MnSCU aims to help dropouts return to, finish school

Gerry Page
Gerry Page is working to finish up degrees in business management and building inspection at North Hennepin Community College in Brooklyn Park. Page left school a few years ago after being deployed to Iraq.
MPR Photo/Tim Post

It's estimated there are 37 million Americans who have some college credits under their belt, but no diploma hanging on their wall.

The Minnesota State Colleges and Universities system will soon begin contacting some of its former students who have dropped out over the years, in hopes of getting them to come back to school.

It's something colleges across the nation are doing as a way to increase the number of Americans with college degrees.

Gerry Page first started working on his degree at North Hennepin Community College in Brooklyn Park back in the early 1980s. But holding down a job at a bank, while taking night classes, just didn't work out at the time.

"It just got very difficult with the family life, with work and everything, to finish it up. So I never did," Page said.

Page, a first sergeant with a Minnesota National Guard radar unit, returned to school a few years ago after a stint in Iraq. It wasn't long before he was deployed again.

"That put it on hold once more," Page said.

"They probably don't realize how close they are to getting a degree."

Shortly after returning from Iraq last spring, Page got a postcard from North Hennepin Community College. It reminded him he was only a few classes away from getting a degree and he should re-enroll.

"That just kind of got me moving and thinking you'd better look at continued education," Page said.

The nudge to return to school came courtesy of the college's Return to Learn initiative.

North Hennepin's dean of adult education, Jaime Simonsen, said they've scanned the last three years of their records to find students who've dropped out before getting a degree. They contacted them to see how the college could encourage them to come back.

"We're trying to take the initiative to invite them to come back, and we hope they take the initiative to ask the questions they've been thinking about, but just haven't made that telephone call or never came in the college to ask," Simonson said.

Students drop out for a lot of reasons. From scheduling conflicts with work and family life, to personal financial trouble, academic problems and military deployments.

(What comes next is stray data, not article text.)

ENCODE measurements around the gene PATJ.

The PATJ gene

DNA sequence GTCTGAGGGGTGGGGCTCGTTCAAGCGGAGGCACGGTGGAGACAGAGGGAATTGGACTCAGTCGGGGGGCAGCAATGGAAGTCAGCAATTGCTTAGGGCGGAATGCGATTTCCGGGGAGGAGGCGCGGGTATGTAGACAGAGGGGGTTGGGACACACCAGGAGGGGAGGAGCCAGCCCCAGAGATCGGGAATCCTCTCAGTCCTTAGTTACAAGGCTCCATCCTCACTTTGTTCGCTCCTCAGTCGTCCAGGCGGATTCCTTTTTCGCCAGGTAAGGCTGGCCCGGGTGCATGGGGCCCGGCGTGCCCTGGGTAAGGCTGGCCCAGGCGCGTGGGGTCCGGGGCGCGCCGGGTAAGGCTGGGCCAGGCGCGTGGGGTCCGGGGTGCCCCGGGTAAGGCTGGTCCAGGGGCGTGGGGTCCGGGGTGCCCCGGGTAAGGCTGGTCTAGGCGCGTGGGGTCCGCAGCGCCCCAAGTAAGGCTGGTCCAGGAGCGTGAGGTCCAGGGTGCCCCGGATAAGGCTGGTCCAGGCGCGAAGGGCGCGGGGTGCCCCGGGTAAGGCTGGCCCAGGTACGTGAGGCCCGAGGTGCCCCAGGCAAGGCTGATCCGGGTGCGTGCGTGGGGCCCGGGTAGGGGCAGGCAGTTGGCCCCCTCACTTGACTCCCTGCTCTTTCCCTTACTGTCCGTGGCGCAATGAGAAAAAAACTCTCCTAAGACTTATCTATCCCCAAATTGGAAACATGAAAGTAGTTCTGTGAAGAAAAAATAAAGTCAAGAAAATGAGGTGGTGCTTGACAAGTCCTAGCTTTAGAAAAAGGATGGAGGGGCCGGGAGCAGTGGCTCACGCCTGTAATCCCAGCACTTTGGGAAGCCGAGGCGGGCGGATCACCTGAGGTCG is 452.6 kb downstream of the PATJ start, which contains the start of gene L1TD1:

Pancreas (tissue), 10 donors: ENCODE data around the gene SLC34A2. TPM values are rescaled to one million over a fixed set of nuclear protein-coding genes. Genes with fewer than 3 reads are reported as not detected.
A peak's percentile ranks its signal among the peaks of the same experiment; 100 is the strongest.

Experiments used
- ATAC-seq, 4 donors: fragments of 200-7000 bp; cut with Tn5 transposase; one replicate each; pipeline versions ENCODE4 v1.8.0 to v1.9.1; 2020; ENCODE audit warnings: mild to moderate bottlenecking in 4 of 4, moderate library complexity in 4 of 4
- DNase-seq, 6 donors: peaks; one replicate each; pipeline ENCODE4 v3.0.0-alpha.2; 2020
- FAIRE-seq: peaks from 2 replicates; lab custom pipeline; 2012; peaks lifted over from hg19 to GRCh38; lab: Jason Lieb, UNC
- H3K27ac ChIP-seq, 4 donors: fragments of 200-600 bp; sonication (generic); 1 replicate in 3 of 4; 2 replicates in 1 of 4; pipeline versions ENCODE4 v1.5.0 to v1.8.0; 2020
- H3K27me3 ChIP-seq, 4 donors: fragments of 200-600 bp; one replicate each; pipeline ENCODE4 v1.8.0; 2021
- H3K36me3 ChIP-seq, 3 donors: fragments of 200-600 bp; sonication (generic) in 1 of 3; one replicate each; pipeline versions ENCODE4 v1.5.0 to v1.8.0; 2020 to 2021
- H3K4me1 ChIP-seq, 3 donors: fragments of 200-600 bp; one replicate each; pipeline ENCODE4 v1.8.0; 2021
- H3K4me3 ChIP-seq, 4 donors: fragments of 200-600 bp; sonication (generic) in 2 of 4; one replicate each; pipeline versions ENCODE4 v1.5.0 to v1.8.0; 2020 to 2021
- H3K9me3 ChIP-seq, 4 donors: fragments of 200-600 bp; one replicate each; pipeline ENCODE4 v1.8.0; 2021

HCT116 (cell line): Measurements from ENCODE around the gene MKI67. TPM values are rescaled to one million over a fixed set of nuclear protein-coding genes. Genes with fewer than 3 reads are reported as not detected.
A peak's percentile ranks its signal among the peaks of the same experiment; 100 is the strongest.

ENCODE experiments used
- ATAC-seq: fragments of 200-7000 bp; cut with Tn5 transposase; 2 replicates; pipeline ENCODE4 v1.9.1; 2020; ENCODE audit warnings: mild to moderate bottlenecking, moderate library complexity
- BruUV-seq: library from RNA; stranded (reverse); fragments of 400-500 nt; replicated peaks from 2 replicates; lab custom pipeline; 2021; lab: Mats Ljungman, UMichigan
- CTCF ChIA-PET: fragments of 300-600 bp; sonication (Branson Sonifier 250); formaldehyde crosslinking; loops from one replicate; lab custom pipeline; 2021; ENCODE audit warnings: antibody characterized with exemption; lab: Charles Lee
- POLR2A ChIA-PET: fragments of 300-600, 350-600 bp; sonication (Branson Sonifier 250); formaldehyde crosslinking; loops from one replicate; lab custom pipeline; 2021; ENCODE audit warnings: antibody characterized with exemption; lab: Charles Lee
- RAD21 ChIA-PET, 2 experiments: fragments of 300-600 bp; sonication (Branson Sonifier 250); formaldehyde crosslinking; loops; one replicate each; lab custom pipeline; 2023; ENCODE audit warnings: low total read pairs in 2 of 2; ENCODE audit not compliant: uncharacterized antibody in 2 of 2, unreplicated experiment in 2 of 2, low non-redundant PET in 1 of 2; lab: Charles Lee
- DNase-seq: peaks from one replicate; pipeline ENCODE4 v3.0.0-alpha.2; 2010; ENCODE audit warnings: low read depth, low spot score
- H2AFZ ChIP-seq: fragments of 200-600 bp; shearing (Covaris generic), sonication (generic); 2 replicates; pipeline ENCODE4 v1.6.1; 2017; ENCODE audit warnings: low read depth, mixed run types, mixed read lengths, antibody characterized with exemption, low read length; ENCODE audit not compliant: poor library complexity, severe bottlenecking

If students do decide to return, counselors at North Hennepin help them track down financial aid, or develop flexible course schedules. They even offer some students additional credits for work experience or training they received in the military.

North Hennepin's effort is paving the way for a similar project that will cover the entire Minnesota State Colleges and Universities system.

With help from an $800,000 grant from the Lumina Foundation, MnSCU is compiling names of students who dropped out over the past 10 years. MnSCU thinks about 160,000 are good candidates to return to get a degree among the hundreds of thousands.

MnSCU's Mary Rothchild said they're finding many students who dropped out didn't realize just how many credits they actually earned.

"They probably also don't realize how close they are to getting a degree," Rothchild said. "A good deal of our project is just trying to reach out to people, ask them if they're interested in coming back to school, and then providing them with more intentional services to help realize how close they are to degree completion."

MnSCU will start sending letters and e-mails to former students early next year in an effort to get them re-enrolled by fall semester.

Similar efforts across the country have already shown results.

The Institute for Higher Education Policy in Washington DC is working with some community colleges to track down students who left school without getting diplomas.

The group's president, Michelle Cooper, said in the first phase of the project they found more than 2,000 students just short of a degree, and some who qualified for a degree but for some reason didn't get it.

"We helped nearly 600 students get an associate's degree, and we lined up almost 1,600 students who fall into the category of just being academically short," Cooper said.

Colleges obviously benefit when dropouts return to get their degrees. First, there's the additional tuition revenue. It can also improve a college's graduation rates, and it helps colleges get information on why students left.

College officials hope to use that data to develop programs to keep students from dropping out in the first place.

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